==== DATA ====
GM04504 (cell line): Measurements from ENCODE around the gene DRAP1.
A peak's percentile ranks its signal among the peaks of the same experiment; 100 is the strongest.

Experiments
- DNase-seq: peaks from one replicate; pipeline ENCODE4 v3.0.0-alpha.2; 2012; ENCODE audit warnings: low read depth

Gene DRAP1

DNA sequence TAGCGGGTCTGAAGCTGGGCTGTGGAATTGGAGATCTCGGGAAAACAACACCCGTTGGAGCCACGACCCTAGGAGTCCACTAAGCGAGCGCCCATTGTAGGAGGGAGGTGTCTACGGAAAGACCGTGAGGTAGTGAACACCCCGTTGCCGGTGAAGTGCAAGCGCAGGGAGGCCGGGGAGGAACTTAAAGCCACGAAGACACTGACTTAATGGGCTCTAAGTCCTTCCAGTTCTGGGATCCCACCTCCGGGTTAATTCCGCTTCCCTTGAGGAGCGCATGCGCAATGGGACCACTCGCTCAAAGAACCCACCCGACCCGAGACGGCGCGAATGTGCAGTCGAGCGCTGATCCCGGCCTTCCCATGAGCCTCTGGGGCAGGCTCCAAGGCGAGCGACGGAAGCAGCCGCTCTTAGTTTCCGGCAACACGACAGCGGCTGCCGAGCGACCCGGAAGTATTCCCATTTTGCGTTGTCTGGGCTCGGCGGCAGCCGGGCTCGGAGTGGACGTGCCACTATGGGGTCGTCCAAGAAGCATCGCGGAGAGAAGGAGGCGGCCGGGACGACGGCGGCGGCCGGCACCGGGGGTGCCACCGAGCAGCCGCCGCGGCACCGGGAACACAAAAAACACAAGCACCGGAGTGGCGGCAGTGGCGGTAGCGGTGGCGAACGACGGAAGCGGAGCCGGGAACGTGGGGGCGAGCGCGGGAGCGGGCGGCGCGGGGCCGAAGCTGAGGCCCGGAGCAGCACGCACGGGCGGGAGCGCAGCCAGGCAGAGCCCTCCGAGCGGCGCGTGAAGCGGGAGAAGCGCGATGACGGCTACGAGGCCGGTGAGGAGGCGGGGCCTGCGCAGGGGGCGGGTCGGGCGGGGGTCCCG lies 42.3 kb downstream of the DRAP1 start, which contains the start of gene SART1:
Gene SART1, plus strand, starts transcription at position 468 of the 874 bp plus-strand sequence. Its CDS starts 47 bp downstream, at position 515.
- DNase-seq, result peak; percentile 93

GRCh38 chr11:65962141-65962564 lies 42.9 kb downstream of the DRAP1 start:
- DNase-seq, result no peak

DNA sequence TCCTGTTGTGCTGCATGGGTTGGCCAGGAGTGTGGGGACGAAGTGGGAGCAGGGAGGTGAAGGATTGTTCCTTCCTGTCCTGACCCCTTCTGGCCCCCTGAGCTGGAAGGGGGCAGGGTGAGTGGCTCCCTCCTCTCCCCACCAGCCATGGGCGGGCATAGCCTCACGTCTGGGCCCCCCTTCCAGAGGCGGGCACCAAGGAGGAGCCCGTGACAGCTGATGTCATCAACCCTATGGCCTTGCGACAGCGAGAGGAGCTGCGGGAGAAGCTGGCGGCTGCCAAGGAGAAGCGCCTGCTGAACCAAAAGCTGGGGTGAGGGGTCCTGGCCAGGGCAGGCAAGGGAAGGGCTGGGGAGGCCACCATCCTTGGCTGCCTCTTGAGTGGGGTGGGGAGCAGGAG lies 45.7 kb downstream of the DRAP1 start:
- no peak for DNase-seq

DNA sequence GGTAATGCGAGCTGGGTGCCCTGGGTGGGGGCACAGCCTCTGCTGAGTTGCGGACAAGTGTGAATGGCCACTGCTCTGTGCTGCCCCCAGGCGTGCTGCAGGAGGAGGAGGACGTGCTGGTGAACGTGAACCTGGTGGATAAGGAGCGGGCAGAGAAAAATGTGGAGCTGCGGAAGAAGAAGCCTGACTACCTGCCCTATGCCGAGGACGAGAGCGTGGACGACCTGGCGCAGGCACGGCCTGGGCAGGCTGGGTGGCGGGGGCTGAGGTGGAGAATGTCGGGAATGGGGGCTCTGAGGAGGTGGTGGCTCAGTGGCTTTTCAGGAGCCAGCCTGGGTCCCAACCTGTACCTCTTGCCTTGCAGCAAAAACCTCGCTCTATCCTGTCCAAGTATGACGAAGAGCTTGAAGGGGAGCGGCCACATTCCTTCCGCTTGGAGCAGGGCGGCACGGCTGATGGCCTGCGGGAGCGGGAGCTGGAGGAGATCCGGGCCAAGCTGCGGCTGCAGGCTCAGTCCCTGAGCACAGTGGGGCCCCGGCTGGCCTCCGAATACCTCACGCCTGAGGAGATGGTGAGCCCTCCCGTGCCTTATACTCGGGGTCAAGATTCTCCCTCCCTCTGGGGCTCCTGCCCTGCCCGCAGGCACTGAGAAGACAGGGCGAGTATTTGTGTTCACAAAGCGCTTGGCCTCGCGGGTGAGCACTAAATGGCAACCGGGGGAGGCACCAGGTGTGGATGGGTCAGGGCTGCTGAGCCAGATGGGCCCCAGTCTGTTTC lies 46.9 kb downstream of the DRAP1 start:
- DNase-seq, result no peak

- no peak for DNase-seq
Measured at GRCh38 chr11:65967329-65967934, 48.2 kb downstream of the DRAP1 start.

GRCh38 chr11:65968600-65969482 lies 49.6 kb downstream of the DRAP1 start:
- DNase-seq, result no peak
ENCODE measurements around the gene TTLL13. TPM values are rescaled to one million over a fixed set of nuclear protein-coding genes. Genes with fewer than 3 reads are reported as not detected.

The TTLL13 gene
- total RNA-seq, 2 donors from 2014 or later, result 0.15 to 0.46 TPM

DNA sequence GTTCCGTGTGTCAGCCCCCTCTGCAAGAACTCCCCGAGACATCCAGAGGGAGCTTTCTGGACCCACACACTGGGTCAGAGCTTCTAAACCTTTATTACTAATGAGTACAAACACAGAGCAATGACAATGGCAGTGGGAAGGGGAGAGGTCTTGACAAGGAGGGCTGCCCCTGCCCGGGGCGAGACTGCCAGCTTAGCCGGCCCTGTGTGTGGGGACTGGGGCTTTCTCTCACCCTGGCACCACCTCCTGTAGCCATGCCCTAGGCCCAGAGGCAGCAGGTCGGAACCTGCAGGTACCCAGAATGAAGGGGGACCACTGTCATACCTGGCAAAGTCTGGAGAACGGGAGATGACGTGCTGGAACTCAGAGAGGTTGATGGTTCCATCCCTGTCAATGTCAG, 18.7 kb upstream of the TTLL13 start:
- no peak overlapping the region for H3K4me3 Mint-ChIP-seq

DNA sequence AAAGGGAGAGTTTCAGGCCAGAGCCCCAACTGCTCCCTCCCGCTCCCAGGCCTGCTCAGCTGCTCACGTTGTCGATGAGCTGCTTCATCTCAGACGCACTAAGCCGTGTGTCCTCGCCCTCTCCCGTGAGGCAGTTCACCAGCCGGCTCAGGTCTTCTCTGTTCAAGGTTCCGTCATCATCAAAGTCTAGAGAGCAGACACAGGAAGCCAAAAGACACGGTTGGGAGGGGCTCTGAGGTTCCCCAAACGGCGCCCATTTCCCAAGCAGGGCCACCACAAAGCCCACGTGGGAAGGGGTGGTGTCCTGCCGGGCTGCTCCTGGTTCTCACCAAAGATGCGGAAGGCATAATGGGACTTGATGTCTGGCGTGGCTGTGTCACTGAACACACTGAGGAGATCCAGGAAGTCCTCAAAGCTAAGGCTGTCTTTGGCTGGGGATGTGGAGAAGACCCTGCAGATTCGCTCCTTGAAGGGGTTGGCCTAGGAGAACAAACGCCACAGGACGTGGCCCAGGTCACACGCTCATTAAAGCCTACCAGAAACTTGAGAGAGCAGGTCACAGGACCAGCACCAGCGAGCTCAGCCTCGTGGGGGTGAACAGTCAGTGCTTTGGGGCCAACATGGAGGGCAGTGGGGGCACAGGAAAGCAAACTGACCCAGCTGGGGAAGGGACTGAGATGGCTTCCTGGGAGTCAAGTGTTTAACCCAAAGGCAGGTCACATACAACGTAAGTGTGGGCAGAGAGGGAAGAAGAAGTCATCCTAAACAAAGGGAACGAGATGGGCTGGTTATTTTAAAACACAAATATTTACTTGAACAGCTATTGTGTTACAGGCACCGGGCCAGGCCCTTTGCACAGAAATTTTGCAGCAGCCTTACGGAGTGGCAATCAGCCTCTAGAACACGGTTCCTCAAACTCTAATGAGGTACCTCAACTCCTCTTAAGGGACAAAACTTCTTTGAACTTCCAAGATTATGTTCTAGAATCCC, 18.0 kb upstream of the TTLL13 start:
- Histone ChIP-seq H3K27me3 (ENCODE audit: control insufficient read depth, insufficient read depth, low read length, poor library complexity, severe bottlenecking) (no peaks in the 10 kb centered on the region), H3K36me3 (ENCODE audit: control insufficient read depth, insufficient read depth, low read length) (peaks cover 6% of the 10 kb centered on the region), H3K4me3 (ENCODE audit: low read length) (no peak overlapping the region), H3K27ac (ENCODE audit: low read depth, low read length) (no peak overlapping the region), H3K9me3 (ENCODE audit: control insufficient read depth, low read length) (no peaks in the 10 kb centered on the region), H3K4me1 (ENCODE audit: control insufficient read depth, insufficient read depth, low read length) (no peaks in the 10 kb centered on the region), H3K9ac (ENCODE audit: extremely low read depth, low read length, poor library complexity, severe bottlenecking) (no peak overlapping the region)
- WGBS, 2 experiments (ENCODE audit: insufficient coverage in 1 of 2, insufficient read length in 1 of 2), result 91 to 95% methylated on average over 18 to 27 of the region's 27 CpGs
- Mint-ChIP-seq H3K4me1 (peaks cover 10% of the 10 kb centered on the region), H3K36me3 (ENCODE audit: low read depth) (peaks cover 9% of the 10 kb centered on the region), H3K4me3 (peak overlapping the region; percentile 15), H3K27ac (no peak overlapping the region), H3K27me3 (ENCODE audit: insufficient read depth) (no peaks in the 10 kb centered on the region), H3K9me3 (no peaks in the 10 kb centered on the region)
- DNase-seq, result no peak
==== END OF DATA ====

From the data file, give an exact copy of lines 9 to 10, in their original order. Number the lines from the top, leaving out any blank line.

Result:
GRCh38 chr11:65962141-65962564 lies 42.9 kb downstream of the DRAP1 start:
- DNase-seq, result no peak